From January 16th through February 2002, artists from the Institute for Art in Context presented the third in a series of exhibitions in the "Glasraum" ("Glass Room") on Einsteinufer. The "Glasraum," a large glass display case between the building's entrance and street, became an exhibition object in itself that was transformed several times through artistic experiments and the participation of the public. Teresa Bueno, Werner Kernebeck, Jeung-Eun Kim, Maria Morata, Charlotta Schroeder, and Young W. Song are six artists with very different work methods and cultural backgrounds, who collaborated with one another for the first time on this project. During the cold winter months, they analyzed the "Glasraum" space and developed an exhibition series with the concept "Wintergarten" (Wintergarden). In the group process, they discussed and developed the ideas of each individual artist, so that the concepts related to one another and were sequenced in a harmonious choreographic form.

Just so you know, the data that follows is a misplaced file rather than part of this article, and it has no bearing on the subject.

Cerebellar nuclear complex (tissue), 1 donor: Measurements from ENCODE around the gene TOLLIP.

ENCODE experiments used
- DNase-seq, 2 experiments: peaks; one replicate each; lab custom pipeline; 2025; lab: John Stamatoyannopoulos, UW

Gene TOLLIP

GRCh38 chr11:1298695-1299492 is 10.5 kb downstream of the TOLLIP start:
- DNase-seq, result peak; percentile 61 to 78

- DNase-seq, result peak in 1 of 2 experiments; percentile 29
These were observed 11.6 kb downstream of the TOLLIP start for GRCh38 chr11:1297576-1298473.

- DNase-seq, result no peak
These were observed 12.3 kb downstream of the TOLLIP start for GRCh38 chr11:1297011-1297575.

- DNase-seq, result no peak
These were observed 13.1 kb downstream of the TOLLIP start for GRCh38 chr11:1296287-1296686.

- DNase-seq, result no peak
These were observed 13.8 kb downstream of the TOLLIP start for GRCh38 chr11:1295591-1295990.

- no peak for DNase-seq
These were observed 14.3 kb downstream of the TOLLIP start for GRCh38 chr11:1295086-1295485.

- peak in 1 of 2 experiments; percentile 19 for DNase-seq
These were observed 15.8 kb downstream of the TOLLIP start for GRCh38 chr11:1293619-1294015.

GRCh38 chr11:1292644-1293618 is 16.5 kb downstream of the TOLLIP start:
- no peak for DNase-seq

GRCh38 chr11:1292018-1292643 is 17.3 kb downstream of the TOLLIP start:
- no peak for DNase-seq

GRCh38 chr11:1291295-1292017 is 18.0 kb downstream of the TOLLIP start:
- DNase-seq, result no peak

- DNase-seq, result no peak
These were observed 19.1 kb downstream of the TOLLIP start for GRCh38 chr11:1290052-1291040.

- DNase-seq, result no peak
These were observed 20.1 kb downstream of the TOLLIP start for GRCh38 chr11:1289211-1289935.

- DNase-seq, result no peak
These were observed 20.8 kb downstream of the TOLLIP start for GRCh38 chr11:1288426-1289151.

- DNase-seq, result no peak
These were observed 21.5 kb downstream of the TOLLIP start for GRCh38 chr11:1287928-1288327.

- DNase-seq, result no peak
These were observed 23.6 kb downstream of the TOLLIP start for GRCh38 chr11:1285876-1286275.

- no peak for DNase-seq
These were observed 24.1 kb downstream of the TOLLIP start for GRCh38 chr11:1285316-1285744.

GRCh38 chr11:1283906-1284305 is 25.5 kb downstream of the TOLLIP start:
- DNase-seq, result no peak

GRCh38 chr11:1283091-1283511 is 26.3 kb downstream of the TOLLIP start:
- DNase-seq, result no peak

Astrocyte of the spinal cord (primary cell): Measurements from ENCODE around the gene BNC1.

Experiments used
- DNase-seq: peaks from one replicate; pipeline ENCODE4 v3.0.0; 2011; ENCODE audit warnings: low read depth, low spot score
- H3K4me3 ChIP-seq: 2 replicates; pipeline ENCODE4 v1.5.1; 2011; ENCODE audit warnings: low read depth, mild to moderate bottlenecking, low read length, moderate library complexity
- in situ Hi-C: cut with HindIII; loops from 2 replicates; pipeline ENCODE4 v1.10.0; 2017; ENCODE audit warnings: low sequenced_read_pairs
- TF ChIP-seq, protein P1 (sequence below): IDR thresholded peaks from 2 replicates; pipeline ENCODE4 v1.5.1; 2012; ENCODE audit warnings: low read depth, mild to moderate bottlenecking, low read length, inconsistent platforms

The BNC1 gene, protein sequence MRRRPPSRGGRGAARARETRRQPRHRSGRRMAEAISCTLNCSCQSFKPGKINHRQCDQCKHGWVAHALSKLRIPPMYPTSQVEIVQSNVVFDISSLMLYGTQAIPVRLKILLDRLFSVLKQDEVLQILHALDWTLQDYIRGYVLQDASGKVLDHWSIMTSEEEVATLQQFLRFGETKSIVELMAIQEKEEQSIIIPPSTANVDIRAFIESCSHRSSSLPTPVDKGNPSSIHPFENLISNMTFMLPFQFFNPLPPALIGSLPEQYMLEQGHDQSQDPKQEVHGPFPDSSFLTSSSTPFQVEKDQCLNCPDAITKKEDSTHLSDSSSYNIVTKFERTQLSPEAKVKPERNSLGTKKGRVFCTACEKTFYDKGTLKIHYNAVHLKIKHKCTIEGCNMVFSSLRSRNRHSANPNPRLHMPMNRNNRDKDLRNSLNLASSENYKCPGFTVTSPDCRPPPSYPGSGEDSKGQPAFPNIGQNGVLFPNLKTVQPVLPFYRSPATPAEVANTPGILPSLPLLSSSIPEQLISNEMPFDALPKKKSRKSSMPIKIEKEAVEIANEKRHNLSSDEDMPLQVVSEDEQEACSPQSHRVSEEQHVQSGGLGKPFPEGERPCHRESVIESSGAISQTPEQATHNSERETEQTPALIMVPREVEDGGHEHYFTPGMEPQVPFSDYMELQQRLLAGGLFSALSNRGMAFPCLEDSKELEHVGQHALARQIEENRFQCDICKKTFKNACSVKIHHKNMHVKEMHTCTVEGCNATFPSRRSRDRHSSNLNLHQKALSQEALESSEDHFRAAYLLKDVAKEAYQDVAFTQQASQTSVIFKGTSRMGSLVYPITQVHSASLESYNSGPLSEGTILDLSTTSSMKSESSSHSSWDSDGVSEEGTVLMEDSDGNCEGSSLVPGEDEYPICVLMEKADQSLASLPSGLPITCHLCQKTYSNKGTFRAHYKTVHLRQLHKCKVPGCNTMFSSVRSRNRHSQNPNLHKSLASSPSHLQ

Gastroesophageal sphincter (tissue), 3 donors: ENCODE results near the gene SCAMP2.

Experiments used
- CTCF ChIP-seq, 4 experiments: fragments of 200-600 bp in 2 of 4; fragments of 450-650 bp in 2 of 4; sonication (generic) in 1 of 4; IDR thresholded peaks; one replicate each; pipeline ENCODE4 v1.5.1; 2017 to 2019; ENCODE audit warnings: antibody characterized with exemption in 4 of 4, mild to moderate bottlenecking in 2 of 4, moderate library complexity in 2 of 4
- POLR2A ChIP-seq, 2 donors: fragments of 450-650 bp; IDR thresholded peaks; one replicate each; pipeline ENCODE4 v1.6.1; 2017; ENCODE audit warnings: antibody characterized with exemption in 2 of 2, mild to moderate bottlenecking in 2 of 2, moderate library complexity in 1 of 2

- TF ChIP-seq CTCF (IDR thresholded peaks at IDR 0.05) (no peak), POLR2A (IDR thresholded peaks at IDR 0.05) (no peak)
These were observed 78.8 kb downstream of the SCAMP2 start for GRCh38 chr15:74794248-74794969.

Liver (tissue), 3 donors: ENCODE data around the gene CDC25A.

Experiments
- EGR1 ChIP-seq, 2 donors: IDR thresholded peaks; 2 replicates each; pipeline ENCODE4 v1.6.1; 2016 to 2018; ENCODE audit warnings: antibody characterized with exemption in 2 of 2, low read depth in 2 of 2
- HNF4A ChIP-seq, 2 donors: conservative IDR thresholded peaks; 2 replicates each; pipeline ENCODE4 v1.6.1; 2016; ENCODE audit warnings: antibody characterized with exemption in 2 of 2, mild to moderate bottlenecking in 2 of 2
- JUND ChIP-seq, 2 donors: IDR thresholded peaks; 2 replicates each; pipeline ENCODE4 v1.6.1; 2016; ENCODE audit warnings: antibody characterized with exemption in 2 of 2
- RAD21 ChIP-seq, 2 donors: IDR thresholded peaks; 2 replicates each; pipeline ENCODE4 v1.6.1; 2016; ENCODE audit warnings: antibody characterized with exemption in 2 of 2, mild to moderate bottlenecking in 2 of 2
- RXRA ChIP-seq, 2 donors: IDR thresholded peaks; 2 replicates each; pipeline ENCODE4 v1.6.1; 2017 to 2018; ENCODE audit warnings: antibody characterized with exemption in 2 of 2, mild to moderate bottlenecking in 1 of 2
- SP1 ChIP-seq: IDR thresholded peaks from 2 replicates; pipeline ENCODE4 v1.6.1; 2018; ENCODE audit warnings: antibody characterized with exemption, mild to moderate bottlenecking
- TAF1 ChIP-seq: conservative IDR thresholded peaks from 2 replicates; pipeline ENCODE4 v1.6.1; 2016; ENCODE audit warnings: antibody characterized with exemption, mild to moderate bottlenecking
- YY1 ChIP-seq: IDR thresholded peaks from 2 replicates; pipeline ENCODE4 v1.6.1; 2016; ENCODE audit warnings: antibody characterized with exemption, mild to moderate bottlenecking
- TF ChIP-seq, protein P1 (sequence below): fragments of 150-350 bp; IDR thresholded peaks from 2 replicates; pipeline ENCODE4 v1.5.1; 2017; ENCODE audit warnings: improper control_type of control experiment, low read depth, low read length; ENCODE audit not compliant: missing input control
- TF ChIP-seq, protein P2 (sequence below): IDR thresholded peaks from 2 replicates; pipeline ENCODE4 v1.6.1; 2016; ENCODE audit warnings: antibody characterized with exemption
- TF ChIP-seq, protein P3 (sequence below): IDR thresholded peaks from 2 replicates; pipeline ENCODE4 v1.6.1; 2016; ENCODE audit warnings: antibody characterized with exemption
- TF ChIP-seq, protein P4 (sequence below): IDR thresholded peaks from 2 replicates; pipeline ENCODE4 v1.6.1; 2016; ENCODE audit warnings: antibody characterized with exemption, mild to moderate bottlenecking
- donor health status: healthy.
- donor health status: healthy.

The smaller glass display cases on the outside walls of the building at Einsteinufer are normally used to advertise events and concerts at the University of the Arts, Berlin. However, the President of the university allowed these smaller glass cabinets to be incorporated in the project for four weeks.



In this way, it was possible to work with the entire spatial situation through artistic interventions, and to emphasize the transparence and reflections in the architectural ensemble. The site-specific element of the installations did not just relate to the structural surroundings. Students, professors, lecturers, and the administrative workers of the University of the Arts, who have their domicile in the building on Einsteinufer, were invited to participate in the project, along with friends of the artists and passers-by. This documentation shows that the concept was well-received, and the artists had a very positive resonance from viewers and visitors. The "Wintergarten", an inhospitable and drafty "non-place", was transformed into a meeting place for several hours and days and aroused curiosity with its frequent changes. Many thanks to all participants, the numerous helpers and sponsors, especially to the company Herma in Filderstadt and MDP- Media/Digital/Production in Heidelberg for their involvement in this project.

Katja Jedermann

Institute for Art in Context
University of the Arts, Berlin